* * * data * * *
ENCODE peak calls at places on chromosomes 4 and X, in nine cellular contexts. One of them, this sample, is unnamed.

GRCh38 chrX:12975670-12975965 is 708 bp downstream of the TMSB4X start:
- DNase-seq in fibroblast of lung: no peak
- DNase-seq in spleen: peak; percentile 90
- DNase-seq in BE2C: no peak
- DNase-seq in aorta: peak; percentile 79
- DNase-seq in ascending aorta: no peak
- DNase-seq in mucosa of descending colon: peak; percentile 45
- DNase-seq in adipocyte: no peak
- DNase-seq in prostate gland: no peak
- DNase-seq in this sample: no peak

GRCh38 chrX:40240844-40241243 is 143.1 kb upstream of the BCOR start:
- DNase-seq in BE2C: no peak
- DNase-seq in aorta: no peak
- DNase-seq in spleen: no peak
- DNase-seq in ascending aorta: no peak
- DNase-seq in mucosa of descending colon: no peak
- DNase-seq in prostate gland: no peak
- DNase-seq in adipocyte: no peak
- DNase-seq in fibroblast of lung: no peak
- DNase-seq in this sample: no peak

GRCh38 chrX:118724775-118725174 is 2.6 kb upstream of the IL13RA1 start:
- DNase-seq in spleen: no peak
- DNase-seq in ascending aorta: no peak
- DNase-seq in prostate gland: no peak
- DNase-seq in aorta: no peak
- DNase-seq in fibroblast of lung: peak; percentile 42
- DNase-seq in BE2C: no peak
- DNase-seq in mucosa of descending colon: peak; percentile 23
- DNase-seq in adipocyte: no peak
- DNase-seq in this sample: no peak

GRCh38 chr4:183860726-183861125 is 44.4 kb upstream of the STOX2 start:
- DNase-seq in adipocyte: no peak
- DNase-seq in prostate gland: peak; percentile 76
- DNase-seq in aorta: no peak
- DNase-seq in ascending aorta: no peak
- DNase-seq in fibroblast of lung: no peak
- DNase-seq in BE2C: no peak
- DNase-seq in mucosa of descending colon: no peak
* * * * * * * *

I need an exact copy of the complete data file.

ENCODE peak calls at places on chromosomes 4 and X, in nine cellular contexts. One of them, this sample, is unnamed.

GRCh38 chrX:12975670-12975965 is 708 bp downstream of the TMSB4X start:
- DNase-seq in fibroblast of lung: no peak
- DNase-seq in spleen: peak; percentile 90
- DNase-seq in BE2C: no peak
- DNase-seq in aorta: peak; percentile 79
- DNase-seq in ascending aorta: no peak
- DNase-seq in mucosa of descending colon: peak; percentile 45
- DNase-seq in adipocyte: no peak
- DNase-seq in prostate gland: no peak
- DNase-seq in this sample: no peak

GRCh38 chrX:40240844-40241243 is 143.1 kb upstream of the BCOR start:
- DNase-seq in BE2C: no peak
- DNase-seq in aorta: no peak
- DNase-seq in spleen: no peak
- DNase-seq in ascending aorta: no peak
- DNase-seq in mucosa of descending colon: no peak
- DNase-seq in prostate gland: no peak
- DNase-seq in adipocyte: no peak
- DNase-seq in fibroblast of lung: no peak
- DNase-seq in this sample: no peak

GRCh38 chrX:118724775-118725174 is 2.6 kb upstream of the IL13RA1 start:
- DNase-seq in spleen: no peak
- DNase-seq in ascending aorta: no peak
- DNase-seq in prostate gland: no peak
- DNase-seq in aorta: no peak
- DNase-seq in fibroblast of lung: peak; percentile 42
- DNase-seq in BE2C: no peak
- DNase-seq in mucosa of descending colon: peak; percentile 23
- DNase-seq in adipocyte: no peak
- DNase-seq in this sample: no peak

GRCh38 chr4:183860726-183861125 is 44.4 kb upstream of the STOX2 start:
- DNase-seq in adipocyte: no peak
- DNase-seq in prostate gland: peak; percentile 76
- DNase-seq in aorta: no peak
- DNase-seq in ascending aorta: no peak
- DNase-seq in fibroblast of lung: no peak
- DNase-seq in BE2C: no peak
- DNase-seq in mucosa of descending colon: no peak